China's yuan joins elite club of IMF reserve currencies
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A 100 Yuan note is seen in this illustration picture in Beijing March 7, 2011. REUTERS/David Gray/File Photo
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BEIJING (Reuters) - China's yuan joins the International Monetary Fund's basket of reserve currencies on Saturday in a milestone for the government's campaign for recognition as a global economic power.
The yuan joins the U.S. dollar, the euro, the yen and British pound in the IMF's special drawing rights (SDR) basket, which determines currencies that countries can receive as part of IMF loans. It marks the first time a new currency has been added since the euro was launched in 1999.The IMF is adding the yuan, also known as the renminbi, or "people's money", on the same day that the Communist Party celebrates the founding of the People's Republic of China in 1949.
"The inclusion into the SDR is a milestone in the internationalization of the renminbi, and is an affirmation of the success of China's economic development and results of the reform and opening up of the financial sector," the People's Bank of China said in a statement.
China will use this opportunity to further deepen economic reforms and open up the sector to promote global growth, the central bank added.
The IMF announced last year that it would add the yuan to the basket, so actual inclusion is not expected to impact financial markets. But it puts Beijing's often opaque economic and foreign exchange policy in the international spotlight as some central banks add yuan assets to their official reserves.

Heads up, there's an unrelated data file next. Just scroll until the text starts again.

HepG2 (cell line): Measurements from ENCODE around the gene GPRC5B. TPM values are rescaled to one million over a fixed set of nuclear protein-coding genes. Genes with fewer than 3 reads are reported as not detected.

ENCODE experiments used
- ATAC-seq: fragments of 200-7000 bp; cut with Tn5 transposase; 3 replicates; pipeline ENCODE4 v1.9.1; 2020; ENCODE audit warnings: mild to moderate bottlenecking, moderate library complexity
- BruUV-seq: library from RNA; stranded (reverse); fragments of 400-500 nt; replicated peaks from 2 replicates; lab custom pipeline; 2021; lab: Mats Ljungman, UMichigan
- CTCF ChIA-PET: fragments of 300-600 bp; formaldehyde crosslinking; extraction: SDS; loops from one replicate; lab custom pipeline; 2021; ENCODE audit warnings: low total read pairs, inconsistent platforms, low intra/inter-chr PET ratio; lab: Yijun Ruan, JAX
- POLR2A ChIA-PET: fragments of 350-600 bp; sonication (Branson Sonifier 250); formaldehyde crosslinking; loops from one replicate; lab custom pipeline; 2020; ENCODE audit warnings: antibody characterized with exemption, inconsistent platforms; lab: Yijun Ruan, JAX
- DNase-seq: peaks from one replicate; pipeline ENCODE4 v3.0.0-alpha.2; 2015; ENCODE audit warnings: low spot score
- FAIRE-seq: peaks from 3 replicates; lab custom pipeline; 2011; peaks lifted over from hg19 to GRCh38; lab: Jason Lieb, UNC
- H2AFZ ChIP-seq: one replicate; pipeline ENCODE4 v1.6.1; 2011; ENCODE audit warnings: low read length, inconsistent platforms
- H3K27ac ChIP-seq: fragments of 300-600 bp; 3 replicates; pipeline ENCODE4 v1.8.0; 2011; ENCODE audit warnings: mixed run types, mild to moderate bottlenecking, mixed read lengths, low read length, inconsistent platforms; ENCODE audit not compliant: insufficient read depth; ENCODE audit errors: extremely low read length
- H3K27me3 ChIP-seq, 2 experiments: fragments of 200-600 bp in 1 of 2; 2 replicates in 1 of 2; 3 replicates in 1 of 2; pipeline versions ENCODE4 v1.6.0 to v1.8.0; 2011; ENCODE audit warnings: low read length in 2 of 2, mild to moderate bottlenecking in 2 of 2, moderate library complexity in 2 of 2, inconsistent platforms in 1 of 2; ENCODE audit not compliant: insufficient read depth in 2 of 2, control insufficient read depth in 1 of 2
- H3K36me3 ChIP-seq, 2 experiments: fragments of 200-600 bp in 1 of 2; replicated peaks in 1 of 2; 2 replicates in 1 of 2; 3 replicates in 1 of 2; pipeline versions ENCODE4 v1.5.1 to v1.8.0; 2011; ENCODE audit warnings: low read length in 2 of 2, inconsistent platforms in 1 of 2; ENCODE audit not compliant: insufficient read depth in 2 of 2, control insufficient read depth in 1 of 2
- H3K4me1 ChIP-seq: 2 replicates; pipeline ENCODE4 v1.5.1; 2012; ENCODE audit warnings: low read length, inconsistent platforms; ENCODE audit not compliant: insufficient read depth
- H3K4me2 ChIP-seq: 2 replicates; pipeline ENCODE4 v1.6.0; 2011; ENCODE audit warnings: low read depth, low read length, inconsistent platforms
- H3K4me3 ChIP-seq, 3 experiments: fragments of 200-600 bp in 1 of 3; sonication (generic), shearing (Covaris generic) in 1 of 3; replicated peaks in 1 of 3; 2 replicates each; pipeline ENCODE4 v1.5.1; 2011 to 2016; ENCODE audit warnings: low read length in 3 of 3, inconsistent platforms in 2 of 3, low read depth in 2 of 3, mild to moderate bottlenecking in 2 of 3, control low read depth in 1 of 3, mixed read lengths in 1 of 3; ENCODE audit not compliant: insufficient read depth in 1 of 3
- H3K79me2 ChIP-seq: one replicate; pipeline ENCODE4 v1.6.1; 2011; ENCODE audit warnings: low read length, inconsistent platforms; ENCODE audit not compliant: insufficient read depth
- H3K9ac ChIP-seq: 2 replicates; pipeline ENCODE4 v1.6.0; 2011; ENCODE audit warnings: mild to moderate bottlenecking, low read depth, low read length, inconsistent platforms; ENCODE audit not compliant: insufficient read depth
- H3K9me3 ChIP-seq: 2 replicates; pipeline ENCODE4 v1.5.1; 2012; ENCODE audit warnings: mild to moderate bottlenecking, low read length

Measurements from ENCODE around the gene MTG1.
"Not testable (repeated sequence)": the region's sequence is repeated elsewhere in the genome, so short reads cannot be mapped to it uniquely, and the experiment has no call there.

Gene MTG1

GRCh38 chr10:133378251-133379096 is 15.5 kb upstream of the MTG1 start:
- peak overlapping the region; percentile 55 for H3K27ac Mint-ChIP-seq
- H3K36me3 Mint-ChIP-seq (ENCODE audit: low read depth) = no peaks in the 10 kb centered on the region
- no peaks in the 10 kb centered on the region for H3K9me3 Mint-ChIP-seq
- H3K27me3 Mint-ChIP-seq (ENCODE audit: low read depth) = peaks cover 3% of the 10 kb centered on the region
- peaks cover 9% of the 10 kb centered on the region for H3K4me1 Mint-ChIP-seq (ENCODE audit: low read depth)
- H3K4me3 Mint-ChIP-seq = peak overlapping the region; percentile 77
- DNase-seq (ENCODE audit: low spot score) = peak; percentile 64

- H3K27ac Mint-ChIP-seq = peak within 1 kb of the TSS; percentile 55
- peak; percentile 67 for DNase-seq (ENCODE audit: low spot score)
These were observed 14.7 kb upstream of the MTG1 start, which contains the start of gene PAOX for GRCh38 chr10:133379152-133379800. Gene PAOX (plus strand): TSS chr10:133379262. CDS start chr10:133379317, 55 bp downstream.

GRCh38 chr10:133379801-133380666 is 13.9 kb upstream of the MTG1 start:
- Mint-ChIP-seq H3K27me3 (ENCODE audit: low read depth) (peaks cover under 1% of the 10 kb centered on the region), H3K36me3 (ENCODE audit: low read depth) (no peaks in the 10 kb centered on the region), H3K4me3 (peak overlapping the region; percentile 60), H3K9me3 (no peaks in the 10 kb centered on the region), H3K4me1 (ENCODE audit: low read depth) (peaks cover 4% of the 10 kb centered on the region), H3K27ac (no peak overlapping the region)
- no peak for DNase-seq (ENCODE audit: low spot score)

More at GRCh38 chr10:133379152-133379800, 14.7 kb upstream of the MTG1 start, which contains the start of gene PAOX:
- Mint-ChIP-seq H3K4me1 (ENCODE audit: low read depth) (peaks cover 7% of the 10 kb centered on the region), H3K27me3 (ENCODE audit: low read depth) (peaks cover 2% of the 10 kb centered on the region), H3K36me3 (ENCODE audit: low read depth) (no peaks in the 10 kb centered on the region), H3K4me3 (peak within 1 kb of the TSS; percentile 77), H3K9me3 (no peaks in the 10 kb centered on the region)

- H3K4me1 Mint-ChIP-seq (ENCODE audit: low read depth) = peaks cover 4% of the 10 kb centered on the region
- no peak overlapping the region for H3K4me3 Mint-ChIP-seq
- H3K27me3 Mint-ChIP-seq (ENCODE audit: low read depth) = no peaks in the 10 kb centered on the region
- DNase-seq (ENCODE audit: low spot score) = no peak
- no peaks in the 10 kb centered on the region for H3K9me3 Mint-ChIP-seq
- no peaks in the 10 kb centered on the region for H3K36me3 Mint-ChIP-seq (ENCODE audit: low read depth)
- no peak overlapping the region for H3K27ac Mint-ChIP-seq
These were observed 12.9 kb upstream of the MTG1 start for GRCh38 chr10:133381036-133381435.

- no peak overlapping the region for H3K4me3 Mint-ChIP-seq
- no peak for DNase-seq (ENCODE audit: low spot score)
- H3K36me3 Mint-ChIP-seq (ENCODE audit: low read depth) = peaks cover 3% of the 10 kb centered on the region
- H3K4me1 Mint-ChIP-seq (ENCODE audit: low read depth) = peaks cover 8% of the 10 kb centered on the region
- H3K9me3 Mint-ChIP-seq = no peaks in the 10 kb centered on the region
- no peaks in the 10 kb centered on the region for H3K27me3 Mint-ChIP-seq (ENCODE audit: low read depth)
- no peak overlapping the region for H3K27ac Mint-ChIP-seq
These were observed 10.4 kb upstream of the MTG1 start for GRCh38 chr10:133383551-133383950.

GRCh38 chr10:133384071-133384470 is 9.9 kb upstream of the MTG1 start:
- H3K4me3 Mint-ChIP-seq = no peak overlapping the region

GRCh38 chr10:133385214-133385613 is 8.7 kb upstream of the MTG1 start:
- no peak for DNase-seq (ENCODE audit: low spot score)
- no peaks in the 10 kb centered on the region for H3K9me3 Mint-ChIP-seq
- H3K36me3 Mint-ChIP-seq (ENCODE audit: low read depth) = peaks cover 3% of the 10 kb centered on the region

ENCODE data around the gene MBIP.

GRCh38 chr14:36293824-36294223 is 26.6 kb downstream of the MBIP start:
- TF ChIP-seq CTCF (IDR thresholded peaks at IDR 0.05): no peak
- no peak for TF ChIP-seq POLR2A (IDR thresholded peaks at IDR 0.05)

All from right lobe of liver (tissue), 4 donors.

Critics argue that the move is largely symbolic and the yuan does not fully meet IMF reserve currency criteria of being freely usable, or widely used to settle trade or widely traded in financial markets. U.S. Republican presidential nominee Donald Trump has said he will formally label China a currency manipulator if he wins November's election.
China stunned investors by devaluing the currency last year and the yuan has since weakened to near six-year lows, adding to worries about already feeble global growth.
Some China watchers also fear that Beijing's commitment to further market opening and financial sector reforms will fade after its diplomatic success, despite repeated reassurances from Beijing it will continue with the process.
U.S. Treasury Secretary Jack Lew said on Thursday the yuan was "quite a ways" from true global reserve currency status. The new IMF status recognizes the "enormous" change in China in the last 10 years that had made the yuan more open, but Beijing still had work to do to make its currency and its economy more market-driven, he said. "Being part of the SDR basket at the IMF is quite a ways away from being a global reserve currency," he said.
Capital Economics said inclusion of the currency in the IMF's SDR basket will have minimal impact on foreign demand for yuan assets, so "offers little support" for the currency.
"If anything, the risk is that official intervention to keep the renminbi stable ahead of its inclusion will subsequently be paired back, allowing for renewed deprecation," it said in a research note.
The IMF on Friday fixed the relative amounts of the five currencies in the basket for five years, based on their average exchange rates over the past three months.
(Reporting by Nathaniel Taplin; Additional reporting by Ben Blanchard; Editing by Neil Fullick)
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